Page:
Lords amendment: No. 54, page 33, line 11, at end insert—
( ) Where the running of public service vehicles is restricted or prohibted by any provision contained in—
I beg to move, That this House doth agree with the Lords in the said amendment.
This amendment was tabled at the request of the varoius people engaged in the industry who were worried about the implications of a few obsolete local Acts upon public passenger service vehicles in modern circumstances. The amendment empowers the Minister to modify or revoke any provision contained in a local Act or order made under such an Act which restricts or prohibits the running of public services.
What the amendment does is to give the Minister a power to revoke or modify the provisions of local Acts on the application of any person affected by them. At nearly 2 a.m. it is difficult to deal with such a constitutional monstrosity. The most amazing omission on the part of the Minister was his failure to explain why he should be ready to sweep away or modify the provisions of a local Act without any requirement to consult the local authority, on the application of one person. After all the local authority has gone to the trouble of promoting the legislation to deal with a specfic matter known intimately to it. There is no need for primary legislation other than this amendment. All that the Minister needs to do is make an order by statutory instrument. We have had some unhappy experiences of Ministers dealing with statutory instruments. I will not go into that now, but I must ask for an explanation of why local authorities do not have the right to consultation in this process, and we must know what sort of statutory instrument can revoke or restrict local Acts. Will it require an affirmative instrument, and what precedent is there for using delegated legislation to override local Acts in this way?
I might have known that the right hon. Member for Barrow-in-Furnace (Mr. Booth) would not allow me to skip over any of the niceties of this amendment. His inexhaustible eye for detail is as sure as ever. I think that if I put the power that we are taking into context I can satisfy him that major constitutional issues do not arise.
We are dealing with very few, very old, obsolete local Acts. The practice in the early days when municipalities began to run public service vehicles was for local Acts to circumscribe streets and roads along which they might run. Many of those local Acts contain provisions that have not been repealed. I say "many": we can find them only in Newport, Cardiff and Leicester, and they contain provisions such as—and I quote Newport at random—that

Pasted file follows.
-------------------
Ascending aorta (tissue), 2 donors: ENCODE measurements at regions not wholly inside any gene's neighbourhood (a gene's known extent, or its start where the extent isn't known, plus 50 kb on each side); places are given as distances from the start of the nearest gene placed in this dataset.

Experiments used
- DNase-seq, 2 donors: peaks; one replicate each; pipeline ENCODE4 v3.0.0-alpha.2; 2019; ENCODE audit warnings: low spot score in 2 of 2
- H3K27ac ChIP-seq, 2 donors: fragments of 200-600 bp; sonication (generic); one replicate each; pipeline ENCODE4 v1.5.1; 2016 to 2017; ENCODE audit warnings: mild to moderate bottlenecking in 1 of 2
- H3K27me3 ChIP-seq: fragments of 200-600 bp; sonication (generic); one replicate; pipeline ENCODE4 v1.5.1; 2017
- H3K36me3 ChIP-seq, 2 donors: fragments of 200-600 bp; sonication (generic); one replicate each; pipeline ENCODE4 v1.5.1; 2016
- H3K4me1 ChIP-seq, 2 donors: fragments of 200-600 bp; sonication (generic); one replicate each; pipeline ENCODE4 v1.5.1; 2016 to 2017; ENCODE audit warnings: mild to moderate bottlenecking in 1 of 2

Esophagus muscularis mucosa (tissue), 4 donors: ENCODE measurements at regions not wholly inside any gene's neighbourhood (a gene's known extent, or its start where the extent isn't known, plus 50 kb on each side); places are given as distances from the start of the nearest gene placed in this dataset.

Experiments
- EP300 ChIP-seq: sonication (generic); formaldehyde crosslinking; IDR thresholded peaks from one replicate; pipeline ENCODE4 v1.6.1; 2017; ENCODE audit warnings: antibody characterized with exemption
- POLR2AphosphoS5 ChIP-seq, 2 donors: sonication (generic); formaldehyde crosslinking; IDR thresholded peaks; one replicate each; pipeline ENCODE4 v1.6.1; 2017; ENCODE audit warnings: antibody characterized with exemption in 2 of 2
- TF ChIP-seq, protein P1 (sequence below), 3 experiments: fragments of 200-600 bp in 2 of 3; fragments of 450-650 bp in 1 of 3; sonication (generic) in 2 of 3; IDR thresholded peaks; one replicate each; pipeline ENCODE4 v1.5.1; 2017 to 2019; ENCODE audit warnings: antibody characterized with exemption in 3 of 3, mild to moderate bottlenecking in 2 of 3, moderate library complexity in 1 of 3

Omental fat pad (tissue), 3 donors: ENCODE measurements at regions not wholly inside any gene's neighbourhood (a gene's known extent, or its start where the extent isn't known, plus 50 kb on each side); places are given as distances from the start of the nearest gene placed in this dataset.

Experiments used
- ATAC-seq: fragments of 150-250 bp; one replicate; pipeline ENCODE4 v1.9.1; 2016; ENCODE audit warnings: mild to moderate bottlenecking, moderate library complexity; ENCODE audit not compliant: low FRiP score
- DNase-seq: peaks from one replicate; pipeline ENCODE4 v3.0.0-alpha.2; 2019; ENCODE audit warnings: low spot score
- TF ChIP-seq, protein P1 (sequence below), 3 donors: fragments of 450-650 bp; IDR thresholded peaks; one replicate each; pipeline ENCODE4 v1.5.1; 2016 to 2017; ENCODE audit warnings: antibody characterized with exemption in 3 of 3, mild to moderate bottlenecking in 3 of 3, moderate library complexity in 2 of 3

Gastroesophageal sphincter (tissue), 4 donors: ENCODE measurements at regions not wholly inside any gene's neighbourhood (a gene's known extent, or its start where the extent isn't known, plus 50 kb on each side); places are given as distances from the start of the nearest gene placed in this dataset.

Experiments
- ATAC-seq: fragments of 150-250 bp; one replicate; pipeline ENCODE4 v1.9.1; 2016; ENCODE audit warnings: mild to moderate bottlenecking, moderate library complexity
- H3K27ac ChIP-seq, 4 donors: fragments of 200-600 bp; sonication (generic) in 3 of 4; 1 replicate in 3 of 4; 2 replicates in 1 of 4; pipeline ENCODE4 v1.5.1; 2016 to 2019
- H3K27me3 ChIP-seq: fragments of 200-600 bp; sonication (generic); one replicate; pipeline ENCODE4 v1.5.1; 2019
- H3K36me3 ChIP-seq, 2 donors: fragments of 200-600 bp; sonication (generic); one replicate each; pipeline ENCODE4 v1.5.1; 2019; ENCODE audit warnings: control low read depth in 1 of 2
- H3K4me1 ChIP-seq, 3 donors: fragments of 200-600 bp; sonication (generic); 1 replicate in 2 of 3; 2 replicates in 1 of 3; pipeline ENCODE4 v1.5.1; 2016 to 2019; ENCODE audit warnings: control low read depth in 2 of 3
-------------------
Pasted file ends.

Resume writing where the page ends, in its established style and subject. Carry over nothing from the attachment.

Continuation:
it affects only the corporation—
shall not run omnibuses upon so much of the Western Valley Main Road as lies to the north-west of the road leading to the Cefn Smithy at the Cefn Rogerstone
and so on. I imagine that the purpose
in those days was to protect residents of the roads, and it was thought right to restrict where the buses should be run.
As far as we can discover no one has relied on any of these obsolete enactments for years, but there are those in the industry who fear that now that the whole passenger business is being opened up a little by the Bill there will be more applicants for new services and people will start invoking old, obsolete legislation of this kind and insisting that it is against the law to run a bus along a particular street.
It will be open to people who find themselves faced by arguments of that kind to make an application to the Minister, and where he feels it appropriate he will able, by regulation, to repeal the law. We are not aware of any local authority that is resisting this. Nobody in Newport, Cardiff or Leicester appears to be remotely worried. We have brought forward the amendment to allay certain fears in the industry. I congratulate the right hon. Gentleman on his concern for the procedures in this instance, but I hope that I have satisfied him that we are not breaking major new ground constitutionally and are not undermining the position of local authorities.